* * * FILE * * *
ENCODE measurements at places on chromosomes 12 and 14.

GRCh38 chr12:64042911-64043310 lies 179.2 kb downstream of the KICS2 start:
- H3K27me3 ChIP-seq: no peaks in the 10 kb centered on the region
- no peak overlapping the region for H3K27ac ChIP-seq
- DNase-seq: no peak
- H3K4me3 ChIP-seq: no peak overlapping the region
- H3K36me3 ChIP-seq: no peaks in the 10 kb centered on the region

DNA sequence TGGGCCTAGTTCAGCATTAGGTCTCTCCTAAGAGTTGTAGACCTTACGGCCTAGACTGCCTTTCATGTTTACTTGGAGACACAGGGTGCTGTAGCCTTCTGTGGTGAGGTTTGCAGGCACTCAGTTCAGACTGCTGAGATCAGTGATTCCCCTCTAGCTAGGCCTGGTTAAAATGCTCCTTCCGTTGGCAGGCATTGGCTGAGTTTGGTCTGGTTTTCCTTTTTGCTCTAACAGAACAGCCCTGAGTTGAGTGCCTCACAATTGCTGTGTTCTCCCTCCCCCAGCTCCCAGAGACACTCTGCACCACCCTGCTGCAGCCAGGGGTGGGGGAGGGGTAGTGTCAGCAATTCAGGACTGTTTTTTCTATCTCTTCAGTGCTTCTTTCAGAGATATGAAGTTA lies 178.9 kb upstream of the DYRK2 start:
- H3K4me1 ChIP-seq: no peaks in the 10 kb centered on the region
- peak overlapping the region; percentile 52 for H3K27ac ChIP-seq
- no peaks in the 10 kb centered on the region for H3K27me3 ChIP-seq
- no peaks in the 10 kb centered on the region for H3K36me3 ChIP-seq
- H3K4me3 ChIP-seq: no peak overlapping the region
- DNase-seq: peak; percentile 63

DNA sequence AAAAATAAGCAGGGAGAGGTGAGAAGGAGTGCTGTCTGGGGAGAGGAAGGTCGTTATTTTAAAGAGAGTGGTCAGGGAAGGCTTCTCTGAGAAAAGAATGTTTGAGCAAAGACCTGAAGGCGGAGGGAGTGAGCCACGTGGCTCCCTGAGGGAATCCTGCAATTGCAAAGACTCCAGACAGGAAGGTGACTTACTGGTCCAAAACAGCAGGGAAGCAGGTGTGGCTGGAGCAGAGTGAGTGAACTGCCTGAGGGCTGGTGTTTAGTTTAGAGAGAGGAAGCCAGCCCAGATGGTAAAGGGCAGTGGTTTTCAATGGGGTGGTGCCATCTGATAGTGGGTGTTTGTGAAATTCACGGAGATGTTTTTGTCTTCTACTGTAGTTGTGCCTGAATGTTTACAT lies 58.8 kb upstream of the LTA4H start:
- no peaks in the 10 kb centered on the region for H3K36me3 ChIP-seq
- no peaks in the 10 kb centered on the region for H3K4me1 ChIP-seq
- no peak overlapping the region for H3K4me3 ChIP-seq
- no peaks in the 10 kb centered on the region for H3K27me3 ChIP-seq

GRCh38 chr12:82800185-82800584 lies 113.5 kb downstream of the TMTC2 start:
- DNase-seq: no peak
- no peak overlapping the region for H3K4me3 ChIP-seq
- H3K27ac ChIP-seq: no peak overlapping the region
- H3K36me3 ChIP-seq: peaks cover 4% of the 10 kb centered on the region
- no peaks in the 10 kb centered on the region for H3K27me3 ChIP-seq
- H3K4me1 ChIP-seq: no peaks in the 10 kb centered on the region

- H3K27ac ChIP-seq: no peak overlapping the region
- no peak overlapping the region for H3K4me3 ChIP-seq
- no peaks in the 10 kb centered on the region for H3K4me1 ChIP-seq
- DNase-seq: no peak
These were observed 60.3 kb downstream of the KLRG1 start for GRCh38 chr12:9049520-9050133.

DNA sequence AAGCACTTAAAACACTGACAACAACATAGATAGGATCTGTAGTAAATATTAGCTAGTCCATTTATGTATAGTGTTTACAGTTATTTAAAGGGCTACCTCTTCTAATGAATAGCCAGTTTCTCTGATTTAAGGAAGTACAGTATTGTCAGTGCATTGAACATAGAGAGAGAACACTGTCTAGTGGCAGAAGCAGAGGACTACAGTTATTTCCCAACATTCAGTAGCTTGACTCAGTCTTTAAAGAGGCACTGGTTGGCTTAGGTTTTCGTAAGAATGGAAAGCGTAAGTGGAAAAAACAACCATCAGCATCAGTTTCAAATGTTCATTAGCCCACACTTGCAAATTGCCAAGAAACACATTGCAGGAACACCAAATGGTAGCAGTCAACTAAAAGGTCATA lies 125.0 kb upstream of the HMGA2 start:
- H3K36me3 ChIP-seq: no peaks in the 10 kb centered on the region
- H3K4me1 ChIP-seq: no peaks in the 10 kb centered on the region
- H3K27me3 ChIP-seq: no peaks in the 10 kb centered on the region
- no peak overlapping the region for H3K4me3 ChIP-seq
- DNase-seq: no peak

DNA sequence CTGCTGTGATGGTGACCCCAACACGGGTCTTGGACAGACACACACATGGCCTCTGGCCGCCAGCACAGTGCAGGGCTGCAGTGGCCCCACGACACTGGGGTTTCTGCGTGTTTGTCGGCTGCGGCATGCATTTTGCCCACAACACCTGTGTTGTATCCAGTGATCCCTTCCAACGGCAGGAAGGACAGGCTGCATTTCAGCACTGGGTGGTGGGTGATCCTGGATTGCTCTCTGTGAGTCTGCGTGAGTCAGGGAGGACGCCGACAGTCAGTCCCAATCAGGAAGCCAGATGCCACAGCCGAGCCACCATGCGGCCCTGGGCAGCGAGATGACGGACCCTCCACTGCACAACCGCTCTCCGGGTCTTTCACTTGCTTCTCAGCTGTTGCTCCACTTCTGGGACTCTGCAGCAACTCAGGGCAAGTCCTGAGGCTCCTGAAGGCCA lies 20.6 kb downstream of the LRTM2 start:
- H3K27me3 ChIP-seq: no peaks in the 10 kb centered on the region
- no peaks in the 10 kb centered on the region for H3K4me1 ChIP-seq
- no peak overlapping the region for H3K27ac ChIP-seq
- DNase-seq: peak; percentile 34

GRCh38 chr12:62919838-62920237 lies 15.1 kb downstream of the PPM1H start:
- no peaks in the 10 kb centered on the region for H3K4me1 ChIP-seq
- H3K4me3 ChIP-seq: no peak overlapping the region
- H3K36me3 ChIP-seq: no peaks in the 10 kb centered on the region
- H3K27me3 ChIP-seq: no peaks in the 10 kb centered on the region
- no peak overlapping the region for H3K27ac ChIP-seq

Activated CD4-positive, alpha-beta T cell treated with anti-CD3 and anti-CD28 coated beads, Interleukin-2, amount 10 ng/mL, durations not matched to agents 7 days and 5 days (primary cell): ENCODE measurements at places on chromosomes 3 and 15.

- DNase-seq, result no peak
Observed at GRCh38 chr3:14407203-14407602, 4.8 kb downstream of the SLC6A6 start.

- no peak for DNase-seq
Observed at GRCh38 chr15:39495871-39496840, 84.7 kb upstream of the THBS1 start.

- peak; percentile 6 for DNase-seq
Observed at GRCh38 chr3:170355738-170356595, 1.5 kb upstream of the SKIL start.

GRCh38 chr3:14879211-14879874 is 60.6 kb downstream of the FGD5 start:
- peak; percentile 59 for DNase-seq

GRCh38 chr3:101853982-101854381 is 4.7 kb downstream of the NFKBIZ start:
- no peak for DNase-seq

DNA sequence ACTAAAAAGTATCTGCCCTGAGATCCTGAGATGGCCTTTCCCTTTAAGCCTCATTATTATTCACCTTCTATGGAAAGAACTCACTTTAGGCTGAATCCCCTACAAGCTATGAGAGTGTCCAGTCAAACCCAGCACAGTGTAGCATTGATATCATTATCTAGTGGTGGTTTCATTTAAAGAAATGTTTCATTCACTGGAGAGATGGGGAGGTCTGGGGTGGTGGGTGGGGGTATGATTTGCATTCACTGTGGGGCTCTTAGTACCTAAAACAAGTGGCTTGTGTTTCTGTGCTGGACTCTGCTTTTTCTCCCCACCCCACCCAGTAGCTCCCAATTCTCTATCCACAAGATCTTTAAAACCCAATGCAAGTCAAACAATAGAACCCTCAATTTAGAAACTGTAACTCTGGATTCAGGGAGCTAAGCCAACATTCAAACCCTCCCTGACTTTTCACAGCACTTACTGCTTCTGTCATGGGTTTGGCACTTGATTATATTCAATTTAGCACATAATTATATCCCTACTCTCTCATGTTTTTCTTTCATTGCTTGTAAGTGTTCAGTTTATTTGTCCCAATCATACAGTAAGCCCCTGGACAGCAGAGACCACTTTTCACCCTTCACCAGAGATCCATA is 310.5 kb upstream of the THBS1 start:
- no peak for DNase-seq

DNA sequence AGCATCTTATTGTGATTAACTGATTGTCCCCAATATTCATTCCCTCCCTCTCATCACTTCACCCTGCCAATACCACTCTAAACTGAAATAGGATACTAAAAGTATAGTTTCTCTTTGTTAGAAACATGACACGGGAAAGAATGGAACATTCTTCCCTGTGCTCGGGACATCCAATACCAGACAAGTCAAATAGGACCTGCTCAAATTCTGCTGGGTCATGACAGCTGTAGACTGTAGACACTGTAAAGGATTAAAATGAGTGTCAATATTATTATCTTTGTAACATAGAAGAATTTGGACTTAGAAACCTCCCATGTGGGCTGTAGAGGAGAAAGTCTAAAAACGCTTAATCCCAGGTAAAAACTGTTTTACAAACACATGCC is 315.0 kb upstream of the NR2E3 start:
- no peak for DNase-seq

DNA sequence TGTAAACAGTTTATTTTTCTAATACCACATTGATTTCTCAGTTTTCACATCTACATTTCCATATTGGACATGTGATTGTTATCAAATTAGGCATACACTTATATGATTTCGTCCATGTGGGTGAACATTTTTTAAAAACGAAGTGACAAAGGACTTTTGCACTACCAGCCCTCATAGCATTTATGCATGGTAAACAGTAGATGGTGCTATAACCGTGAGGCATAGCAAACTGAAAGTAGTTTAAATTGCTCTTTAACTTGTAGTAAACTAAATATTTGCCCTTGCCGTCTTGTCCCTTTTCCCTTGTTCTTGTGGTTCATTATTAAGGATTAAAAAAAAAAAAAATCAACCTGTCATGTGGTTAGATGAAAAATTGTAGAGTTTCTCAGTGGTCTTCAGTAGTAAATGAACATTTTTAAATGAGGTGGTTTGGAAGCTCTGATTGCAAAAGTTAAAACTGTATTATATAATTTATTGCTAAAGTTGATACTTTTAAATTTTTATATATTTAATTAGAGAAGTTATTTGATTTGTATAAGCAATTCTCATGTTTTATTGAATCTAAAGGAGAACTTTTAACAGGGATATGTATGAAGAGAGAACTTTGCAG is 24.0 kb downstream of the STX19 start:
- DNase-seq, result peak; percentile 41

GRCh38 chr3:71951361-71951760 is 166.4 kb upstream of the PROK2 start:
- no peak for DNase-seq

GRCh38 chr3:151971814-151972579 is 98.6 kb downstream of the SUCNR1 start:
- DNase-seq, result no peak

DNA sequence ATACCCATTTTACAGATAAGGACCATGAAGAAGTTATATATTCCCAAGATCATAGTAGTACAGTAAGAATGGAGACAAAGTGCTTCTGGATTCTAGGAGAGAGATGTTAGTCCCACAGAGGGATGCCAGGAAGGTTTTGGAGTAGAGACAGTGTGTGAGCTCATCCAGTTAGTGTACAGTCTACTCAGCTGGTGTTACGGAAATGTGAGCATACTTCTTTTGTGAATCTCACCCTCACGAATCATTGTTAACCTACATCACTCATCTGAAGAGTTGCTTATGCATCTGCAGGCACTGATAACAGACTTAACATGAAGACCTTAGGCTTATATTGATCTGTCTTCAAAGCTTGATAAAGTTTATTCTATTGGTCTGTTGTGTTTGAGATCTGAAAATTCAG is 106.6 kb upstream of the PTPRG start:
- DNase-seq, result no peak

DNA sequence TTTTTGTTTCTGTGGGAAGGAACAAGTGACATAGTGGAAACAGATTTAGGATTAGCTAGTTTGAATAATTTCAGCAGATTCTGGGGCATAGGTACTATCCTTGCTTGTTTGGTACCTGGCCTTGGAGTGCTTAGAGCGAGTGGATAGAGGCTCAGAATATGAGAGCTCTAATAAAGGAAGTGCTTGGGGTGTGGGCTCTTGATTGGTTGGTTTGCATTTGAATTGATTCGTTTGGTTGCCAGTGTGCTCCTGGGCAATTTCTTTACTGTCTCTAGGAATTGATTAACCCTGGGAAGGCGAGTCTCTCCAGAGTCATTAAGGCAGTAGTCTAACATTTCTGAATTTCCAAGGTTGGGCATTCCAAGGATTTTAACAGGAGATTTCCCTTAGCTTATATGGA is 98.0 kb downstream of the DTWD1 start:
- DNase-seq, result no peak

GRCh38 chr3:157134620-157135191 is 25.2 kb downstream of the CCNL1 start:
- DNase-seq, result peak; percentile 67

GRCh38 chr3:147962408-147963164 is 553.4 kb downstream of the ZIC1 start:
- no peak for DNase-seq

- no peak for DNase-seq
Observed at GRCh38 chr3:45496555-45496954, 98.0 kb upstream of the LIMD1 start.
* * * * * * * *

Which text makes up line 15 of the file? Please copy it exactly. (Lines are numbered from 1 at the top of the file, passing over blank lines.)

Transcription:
DNA sequence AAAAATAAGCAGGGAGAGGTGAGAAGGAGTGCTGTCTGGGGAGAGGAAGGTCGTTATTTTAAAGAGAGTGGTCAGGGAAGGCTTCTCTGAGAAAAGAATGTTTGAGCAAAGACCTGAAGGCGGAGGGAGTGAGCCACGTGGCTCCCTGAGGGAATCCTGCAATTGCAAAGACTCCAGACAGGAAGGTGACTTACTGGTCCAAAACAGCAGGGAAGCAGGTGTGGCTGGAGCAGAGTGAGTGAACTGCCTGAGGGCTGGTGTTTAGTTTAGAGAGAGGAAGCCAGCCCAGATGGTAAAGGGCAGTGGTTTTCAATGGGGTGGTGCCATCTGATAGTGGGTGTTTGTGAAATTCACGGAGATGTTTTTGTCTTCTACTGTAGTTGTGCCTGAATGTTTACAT lies 58.8 kb upstream of the LTA4H start: